You have value when you remain faithful to your calling even when it would be easier to pull a Jonah and run in the opposite direction. You have value when you show up week after week to teach the Word. You have value when you love your people—especially those who are hard to love. You have value when you try to produce followers of Jesus, when you pray for people, when you counsel people, when you comfort people who are in pain. Your church might not have success, but it does have value when it loves those inside and outside its doors.

Throw out success. Replace it with value.

Paul said that it is required of ministers that we be found trustworthy, not successful (1 Cor. 4:2). Mother Teresa is reported to have said, “God has not called you to be successful. God has called you to be faithful.”

I know everyone has heard of the famous billionaire John D. Rockefeller. In an interview, when asked, “How many more dollars until you’re satisfied?” Mr. Rockefeller answered, “Just one more.”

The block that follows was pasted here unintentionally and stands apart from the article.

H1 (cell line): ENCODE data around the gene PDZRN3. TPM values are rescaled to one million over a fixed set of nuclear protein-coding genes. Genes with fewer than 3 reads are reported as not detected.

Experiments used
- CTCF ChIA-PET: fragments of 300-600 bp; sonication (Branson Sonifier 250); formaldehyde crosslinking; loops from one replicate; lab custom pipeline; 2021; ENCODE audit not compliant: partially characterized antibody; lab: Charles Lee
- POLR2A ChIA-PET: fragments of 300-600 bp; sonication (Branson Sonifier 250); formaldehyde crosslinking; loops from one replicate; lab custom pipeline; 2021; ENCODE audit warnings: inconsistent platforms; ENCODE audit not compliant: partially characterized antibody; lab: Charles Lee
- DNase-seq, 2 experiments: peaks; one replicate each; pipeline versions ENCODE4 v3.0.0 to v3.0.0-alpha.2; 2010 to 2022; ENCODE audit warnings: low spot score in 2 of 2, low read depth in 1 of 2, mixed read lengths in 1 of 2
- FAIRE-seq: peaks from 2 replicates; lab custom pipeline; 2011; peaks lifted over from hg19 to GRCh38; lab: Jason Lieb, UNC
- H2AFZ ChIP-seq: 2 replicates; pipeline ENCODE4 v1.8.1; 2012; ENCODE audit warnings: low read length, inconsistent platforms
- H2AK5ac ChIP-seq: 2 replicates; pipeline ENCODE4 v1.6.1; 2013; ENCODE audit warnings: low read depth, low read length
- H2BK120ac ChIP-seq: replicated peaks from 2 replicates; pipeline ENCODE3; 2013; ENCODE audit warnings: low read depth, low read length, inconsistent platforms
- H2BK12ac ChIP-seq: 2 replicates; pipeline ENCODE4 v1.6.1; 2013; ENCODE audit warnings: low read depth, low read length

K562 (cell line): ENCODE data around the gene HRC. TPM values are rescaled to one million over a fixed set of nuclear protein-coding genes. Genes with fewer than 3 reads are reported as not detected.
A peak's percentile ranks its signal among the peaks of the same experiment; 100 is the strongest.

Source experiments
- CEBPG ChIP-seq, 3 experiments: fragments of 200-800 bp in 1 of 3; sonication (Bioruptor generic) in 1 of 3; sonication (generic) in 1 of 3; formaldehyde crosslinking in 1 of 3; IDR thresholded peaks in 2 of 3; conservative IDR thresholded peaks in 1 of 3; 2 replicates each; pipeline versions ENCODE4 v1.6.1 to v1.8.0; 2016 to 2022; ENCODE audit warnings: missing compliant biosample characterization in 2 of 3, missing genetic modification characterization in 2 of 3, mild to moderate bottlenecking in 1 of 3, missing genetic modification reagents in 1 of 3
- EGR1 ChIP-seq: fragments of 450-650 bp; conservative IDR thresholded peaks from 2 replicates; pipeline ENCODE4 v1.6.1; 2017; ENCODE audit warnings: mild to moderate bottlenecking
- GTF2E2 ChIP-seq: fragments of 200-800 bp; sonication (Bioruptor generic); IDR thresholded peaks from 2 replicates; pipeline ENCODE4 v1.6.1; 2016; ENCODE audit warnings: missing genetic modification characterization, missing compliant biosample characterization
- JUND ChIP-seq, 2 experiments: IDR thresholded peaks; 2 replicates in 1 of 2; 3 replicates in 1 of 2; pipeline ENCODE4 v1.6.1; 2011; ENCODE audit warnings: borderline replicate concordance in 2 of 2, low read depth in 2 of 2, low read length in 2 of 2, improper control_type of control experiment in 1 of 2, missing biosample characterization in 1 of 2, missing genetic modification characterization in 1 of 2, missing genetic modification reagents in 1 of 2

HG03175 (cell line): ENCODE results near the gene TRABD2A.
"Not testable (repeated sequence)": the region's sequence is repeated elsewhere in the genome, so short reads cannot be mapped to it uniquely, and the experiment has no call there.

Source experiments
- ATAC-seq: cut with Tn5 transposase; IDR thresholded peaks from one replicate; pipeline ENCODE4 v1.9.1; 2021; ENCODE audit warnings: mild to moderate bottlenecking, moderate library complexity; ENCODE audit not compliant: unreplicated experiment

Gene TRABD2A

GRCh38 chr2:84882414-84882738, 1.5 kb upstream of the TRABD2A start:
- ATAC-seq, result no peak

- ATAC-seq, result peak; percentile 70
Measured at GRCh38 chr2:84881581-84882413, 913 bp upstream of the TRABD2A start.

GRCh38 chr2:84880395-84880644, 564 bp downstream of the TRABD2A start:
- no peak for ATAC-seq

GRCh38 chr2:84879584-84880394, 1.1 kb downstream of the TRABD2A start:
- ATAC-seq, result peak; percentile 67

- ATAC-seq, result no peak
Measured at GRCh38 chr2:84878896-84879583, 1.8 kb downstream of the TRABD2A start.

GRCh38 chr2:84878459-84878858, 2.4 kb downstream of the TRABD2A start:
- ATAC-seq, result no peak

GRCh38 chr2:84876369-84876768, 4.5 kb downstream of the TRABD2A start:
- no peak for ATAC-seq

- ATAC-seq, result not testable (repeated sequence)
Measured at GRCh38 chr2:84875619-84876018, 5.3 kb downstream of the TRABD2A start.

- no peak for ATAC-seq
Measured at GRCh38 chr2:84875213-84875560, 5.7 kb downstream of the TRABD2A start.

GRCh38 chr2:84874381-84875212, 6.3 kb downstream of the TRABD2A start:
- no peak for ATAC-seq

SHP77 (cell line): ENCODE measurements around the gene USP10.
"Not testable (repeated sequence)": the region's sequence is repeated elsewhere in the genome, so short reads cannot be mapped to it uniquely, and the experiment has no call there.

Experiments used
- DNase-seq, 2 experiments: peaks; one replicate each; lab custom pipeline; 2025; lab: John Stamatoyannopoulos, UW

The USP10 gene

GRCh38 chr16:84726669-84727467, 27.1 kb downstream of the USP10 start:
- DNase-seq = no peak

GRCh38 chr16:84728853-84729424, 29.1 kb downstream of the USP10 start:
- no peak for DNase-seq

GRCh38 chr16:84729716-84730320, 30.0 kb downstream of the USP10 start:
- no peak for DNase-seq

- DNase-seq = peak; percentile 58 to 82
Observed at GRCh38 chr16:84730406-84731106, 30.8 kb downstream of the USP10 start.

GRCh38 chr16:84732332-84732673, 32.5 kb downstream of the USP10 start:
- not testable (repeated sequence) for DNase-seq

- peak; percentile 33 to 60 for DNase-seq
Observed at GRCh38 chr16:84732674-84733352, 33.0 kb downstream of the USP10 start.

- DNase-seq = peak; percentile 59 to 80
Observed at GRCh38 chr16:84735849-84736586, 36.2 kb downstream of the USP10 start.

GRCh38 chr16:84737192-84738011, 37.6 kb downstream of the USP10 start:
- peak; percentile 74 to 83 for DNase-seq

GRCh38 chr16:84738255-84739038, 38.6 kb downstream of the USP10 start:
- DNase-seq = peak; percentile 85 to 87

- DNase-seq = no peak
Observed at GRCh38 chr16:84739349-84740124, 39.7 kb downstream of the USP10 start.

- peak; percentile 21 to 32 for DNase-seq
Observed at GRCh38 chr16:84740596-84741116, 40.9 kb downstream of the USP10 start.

We pastors aren’t much different: the pastor of twenty-five parishioners dreams of the day when he will have fifty; the pastor of fifty dreams of the day when she will have a hundred; the pastor of a hundred dreams of the day when the church membership will rise above two hundred . But once you pass two hundred, you dream of five hundred. The dreaming goes on and on and on. It’s all a dream: the dream that at some point, at some size, you will feel successful. You won’t. You will always dream of “just one more.”

Since we’ve been brainwashed into believing that success in the ministry means bigger, more, and new—and since there will always be a bigger, bigger; a more, more; and a newer new—it’s no wonder we find it hard to be content.

***